Galatians 2:11-14 11But when Cephas came to Antioch, I opposed him to his face, because he stood condemned. 12For before certain men came from James, he was eating with the Gentiles; but when they came he drew back and separated himself, fearing the circumcision party. 13And the rest of the Jews acted hypocritically along with him, so that even Barnabas was led astray by their hypocrisy. 14But when I saw that their conduct was not in step with the truth of the gospel, I said to Cephas before them all, “If you, though a Jew, live like a Gentile and not like a Jew, how can you force the Gentiles to live like Jews?”
Galatians 2:11 – Paul knew what the Gospel is. Even though he had not been among the original band of followers of Jesus, he had had a truly wonderful encounter with Him that led to His conversion. Peter, in contrast to Paul, was one of the first apostles chosen by the Lord. He saw Jesus crucified, was one of the two first apostles to see the empty tomb. He saw Jesus ascend into heaven. He was part of Jesus’ inner circle of confidants and leaders. He was the first preacher of the Gospel after Pentecost, the first leader of the church at Jerusalem. Paul is quite right to call Peter a “pillar” of the Jerusalem church (2:9).
But Peter, despite the marvelous wonders he saw, heard and experienced, wrestled with an issue for, it seems, most of his Christian life. He needed to be convinced that the old covenant, with all its regulations, was truly obsolete. God taught him this in unmistakable fashion in the vision He gave Peter in Acts 10. Peter seems to have learned it for his own testimony was ” “Truly I understand that God shows no partiality, but in every nation anyone who fears him and does what is right is acceptable to him…” Acts 10:34-35.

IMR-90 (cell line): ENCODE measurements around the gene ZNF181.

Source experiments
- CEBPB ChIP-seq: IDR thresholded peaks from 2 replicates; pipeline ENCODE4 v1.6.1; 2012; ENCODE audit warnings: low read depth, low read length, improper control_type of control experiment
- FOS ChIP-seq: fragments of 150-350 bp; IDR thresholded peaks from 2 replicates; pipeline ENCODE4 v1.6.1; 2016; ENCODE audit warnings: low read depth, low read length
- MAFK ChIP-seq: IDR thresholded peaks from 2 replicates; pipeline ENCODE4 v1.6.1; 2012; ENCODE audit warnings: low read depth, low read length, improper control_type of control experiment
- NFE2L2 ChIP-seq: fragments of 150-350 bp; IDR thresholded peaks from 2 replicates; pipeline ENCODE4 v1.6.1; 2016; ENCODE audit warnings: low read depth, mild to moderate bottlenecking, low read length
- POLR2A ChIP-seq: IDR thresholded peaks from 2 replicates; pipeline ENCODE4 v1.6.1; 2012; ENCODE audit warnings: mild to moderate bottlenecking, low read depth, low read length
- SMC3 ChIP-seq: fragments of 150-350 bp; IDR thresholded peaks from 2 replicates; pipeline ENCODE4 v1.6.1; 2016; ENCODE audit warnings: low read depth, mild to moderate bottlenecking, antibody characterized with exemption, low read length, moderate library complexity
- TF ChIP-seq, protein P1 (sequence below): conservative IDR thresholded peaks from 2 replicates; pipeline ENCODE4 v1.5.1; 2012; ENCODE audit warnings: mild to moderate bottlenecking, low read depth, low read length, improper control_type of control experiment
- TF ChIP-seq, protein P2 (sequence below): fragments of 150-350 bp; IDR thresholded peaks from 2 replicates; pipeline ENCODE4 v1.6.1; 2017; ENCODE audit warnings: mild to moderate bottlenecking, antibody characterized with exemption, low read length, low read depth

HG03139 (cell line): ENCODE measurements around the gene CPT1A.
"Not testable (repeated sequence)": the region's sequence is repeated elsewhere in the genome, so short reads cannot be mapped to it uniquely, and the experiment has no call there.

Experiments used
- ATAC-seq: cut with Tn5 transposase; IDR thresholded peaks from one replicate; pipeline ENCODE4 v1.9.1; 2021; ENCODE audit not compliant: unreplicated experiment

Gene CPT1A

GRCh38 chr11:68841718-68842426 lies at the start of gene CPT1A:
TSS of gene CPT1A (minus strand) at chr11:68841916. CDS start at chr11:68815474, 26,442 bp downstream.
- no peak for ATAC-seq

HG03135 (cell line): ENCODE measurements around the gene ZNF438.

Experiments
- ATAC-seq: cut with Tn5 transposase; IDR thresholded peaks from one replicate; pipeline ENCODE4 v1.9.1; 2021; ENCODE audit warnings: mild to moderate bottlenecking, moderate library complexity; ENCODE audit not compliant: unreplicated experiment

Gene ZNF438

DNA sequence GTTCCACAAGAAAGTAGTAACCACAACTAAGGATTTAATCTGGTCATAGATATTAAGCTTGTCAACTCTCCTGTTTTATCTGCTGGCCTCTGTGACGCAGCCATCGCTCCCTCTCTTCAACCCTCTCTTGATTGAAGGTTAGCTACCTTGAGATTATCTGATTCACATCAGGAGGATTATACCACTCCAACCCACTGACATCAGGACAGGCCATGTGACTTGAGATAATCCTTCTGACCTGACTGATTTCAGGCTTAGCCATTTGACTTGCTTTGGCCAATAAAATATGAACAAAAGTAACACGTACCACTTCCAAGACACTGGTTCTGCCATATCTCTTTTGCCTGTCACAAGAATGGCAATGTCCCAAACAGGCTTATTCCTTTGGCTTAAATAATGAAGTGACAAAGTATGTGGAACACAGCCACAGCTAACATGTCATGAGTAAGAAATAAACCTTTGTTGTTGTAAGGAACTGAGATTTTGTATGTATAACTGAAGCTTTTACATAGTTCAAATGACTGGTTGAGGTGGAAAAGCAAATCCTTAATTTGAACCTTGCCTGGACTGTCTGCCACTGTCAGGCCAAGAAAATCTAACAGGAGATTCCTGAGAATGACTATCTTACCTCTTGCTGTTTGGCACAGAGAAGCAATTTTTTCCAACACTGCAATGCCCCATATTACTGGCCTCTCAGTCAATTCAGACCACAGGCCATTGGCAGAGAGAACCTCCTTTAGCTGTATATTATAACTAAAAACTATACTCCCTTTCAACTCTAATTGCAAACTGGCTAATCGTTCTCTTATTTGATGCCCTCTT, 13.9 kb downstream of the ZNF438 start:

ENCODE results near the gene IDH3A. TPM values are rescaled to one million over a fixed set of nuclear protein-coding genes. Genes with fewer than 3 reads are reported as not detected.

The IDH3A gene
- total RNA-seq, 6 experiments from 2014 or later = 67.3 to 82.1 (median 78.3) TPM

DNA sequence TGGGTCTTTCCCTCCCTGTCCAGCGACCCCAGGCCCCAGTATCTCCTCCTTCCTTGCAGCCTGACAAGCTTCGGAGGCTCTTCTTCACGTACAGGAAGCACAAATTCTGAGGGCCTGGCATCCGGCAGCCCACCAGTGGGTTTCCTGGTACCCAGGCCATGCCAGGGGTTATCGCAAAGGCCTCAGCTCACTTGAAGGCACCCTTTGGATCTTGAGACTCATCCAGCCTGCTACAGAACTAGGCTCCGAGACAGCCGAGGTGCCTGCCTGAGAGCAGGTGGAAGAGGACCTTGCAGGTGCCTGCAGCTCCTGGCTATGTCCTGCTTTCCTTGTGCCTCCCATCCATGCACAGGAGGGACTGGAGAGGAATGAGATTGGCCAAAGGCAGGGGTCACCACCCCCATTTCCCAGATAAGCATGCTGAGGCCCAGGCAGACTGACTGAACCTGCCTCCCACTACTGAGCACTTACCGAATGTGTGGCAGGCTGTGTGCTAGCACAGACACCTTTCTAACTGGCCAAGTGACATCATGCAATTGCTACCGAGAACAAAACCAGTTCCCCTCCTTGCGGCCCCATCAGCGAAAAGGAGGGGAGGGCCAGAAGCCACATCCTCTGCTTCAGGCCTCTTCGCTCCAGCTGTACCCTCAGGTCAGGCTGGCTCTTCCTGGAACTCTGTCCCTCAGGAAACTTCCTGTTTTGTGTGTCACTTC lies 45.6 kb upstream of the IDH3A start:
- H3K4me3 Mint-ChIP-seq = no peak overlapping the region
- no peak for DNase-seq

But old sins die hard. Sometime after Acts 10 Peter retreated and started making distinctions again based on the differences between Jew and Gentile. This was due to fear of the Jews who maintained that salvation was by grace plus obedience to certain aspects of the Law. When Paul met up with Peter he challenged him to his face.
What a meeting that must have been! The young upstart convert, former murderer of the church, dares to challenge the great Peter. And Paul was right. Peter was fudging on the Gospel. And that simply cannot be tolerated. We should be willing to overlook a multitude of sins (a teaching of the same Peter we are dealing with here) but there are some sins that absolutely must be challenged.
The greatest sin of all is to change the Gospel into something whereby we contribute to our salvation. Never, never, never, add to the Gospel or take away from it. Any altering of the Gospel is a slander upon Jesus Christ. It is to accuse Him of not doing enough or doing more than necessary. Grace alone through faith alone in Christ alone is the Gospel. There are no works involved. This Gospel produces a life of good works but there is not an iota of those efforts of ours that causes God to save us. Depart from that and you have departed from the only Gospel there is. Paul saw the potential of it in Peter and challenged him on it. Peter, because he was a real believer, saw the rightness of Paul’s position and repented of his error (see II Peter 3:14-17).
Let us never make the same error that he did. And if we do or have, let us repent of it now. People’s souls hang in the balance.